Most public and private utility rates are still subject to some oversight by state utility regulators. The Montana wheat farmers don't have any regulatory body to turn to if BNSF won't come pick up their crops at a "competitive" price. Because railroad mergers and acquisitions are subject to government oversight and approval, it is appropriate for government to investigate the consequences of allowing a formerly competitive market to become a monopoly market.

But rather than capping the tariffs, it might be wiser for the federal government to assist the states in providing better infrastucture. States with less population, like Montana and North Dakota, most likely don't have the resources to invest heavily in projects that will bring wheat and coal to the rest of the nation, so a federal commitment may be needed. Washington state has made many investments in rail infrastructure to benefit both the state and its citizens. Railex is an example of a project that benefits Washington state, the railroads and consumers, but due to the limited population base of many of the states with monopoly markets, some federal assistance might be needed to fund similar projects.
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Postby JoeG » Mon Apr 09, 2007 4:44 pm

I tried to follow the PDF John linked to. Since I didn't have the text of what it was amending, I couldn't get a precise idea of what it was calling for, but it sure looked like it was suggesting re-regulation of railroads.
It's been the conventional wisdom around here that railroad regulation was a failure, and that the revitalization of the Class I's resulted from deregulatin.
Certainly business for the Class I's is actually much better than it ever was. I think now they are hauling 3 times as much freight as in WWII, and with vastly fewer employees, engines and cars.

I might wonder if the main reasons for this boom are Asian imports and Powder River coal, rather than regulatory changes.

Maybe some regulation is now called for, since the existence 4 big class I's and a couple of smaller ones means that rail competition is at an all-time low. Maybe railroads, being natural monopolies, should be regulated.

And maybe Amtrak and passenger rail in general could benefit from re-regulation.

I'd argue, finally, that regulation does not have to be as ham-handed as it was in the early 20th century. We've learned a lot since then, and technology (computer systems) could make the regulatory process much more responsive and reasonable.

I will now don my flameproof suit....
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Postby wigwagfan » Mon Apr 09, 2007 10:46 pm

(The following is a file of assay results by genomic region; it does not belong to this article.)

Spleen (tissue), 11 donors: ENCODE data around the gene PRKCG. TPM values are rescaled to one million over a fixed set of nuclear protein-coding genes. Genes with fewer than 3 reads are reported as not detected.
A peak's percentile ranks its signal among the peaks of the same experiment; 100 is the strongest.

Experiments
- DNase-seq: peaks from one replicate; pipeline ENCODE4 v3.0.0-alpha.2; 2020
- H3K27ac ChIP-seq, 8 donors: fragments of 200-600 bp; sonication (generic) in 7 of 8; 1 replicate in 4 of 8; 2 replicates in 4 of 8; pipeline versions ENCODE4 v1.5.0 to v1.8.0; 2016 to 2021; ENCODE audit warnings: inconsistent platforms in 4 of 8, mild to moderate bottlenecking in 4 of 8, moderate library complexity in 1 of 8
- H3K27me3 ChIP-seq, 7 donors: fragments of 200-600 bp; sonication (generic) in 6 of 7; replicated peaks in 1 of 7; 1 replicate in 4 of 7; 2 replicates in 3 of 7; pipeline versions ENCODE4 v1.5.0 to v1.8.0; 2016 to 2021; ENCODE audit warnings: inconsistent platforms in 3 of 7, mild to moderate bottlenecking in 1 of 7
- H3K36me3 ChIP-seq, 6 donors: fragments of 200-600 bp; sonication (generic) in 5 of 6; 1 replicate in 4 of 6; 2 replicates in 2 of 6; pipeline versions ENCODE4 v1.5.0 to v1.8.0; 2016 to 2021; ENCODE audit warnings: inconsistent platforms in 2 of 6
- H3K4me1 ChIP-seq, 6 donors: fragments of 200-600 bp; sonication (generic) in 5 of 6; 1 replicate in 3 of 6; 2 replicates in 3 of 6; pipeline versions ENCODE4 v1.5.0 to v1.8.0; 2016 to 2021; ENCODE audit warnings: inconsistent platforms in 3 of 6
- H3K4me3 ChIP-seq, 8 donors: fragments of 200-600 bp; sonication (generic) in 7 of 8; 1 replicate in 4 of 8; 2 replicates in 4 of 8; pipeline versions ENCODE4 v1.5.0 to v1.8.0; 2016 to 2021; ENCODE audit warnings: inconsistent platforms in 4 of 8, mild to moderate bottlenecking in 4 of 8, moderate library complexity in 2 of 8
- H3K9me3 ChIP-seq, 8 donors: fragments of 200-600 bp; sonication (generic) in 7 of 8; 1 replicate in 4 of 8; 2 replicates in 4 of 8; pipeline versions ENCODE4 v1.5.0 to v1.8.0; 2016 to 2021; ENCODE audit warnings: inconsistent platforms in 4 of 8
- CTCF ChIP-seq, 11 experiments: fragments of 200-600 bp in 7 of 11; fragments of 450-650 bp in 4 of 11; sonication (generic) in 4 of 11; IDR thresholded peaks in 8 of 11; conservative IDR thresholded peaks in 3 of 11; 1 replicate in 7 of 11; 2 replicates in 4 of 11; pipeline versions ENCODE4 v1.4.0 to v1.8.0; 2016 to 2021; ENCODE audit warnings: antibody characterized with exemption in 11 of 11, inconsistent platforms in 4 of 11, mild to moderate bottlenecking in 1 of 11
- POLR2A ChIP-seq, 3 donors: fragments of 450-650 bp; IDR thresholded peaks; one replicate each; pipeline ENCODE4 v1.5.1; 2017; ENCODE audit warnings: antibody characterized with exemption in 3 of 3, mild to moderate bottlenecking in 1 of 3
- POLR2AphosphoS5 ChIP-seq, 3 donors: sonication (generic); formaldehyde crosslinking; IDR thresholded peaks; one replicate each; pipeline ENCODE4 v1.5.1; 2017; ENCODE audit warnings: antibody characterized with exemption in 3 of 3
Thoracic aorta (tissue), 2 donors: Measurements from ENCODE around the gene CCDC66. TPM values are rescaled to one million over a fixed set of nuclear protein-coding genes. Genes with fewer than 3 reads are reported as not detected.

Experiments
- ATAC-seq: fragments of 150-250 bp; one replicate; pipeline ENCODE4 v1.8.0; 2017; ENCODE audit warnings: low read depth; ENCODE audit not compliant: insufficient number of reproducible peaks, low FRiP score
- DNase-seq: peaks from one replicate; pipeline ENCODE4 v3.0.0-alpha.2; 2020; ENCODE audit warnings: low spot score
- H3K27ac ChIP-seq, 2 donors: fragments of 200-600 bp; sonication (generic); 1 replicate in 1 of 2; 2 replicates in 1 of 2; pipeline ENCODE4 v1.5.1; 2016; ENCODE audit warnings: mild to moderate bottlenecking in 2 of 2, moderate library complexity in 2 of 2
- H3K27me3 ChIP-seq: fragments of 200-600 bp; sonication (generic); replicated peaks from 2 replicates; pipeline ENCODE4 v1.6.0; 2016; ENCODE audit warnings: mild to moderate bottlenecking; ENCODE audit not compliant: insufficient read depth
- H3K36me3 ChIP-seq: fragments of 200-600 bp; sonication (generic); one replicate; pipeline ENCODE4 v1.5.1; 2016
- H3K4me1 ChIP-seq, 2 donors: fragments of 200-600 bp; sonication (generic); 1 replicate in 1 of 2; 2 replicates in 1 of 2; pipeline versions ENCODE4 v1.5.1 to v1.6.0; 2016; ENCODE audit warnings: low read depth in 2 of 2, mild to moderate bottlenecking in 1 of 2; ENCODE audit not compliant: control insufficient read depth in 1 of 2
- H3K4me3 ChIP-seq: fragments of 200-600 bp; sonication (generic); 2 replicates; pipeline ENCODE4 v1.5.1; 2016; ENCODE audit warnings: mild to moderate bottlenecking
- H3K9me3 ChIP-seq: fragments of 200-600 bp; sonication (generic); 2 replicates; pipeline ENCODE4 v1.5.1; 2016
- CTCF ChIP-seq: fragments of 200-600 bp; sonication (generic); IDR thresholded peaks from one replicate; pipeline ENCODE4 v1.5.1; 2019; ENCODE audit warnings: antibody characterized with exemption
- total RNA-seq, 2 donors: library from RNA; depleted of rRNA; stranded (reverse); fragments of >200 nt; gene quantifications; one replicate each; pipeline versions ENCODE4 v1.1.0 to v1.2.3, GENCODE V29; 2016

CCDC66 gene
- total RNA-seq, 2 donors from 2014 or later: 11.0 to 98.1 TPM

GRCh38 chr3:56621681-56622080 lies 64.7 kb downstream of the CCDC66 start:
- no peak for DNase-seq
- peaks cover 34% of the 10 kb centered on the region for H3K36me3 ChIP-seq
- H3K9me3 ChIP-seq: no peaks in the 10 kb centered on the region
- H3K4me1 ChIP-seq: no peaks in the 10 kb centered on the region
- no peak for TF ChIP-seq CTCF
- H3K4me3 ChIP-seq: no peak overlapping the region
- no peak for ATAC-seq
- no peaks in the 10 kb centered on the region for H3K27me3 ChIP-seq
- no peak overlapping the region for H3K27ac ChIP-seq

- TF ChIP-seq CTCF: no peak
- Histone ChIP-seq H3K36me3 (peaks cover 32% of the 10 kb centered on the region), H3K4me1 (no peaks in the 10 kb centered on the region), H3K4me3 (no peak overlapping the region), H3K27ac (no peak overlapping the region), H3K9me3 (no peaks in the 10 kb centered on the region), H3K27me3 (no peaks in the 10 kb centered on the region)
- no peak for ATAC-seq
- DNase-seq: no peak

Although such as little impact to Amtrak, I see this bill as a huge negative to a large number of short-line railroads, who currently lease their trackage from their class one owners.

Section 103 of this bill prohibits any agreement between a class 1 and class 2/3 railroad that restricts interchange with other class 1 railroads. So, there is little incentive for the class 1s to maintain their lease agreement; and as such the option is for the shortline to buy the railroad or to revert back to class 1 operations.

Many shortlines have such limited traffic bases or deferred maintenance needs, that the asking price for the railroad simply cannot be justified. So purchasing may not be an option. If the shortline was truly successful, the class 1 may want the traffic back to itself.

On the other hand if the shortline was marginal, the class 1 could simply take the line over and abandon it, resulting in less - not more - service. At which point, it seems the only option would be a government takeover of the route (i.e. port authority, city, county or state), an option which has been exercised quite a few times just in Washington and Oregon alone. Of these routes, only one has seen significant traffic improvements, but the route would never be successful for intercity passenger service (it had a successful tourist operation, but that operation has been largely curtailed this year). Another state-owned railroad route is all but abandoned; another county-owned line sees only a weekly tourist train in the summer months, with little-to-no freight service.

In all but one of these cases, the government-owned railroad has no ability to interchange with multiple railroads (one railroad did, although such was a "fluke" with its sale agreement. The class one railroad did not repeat it's "mistake" elsewhere.)
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Postby Gilbert B Norman » Tue Apr 10, 2007 8:27 am

JoeG wrote:I tried to follow the PDF John linked to. Since I didn't have the text of what it was amending, I couldn't get a precise idea of what it was calling for, but it sure looked like it was suggesting re-regulation of railroads.

Off topic, but Mr. Grossman notes a point that hinders the review of any pending or enacted legislation.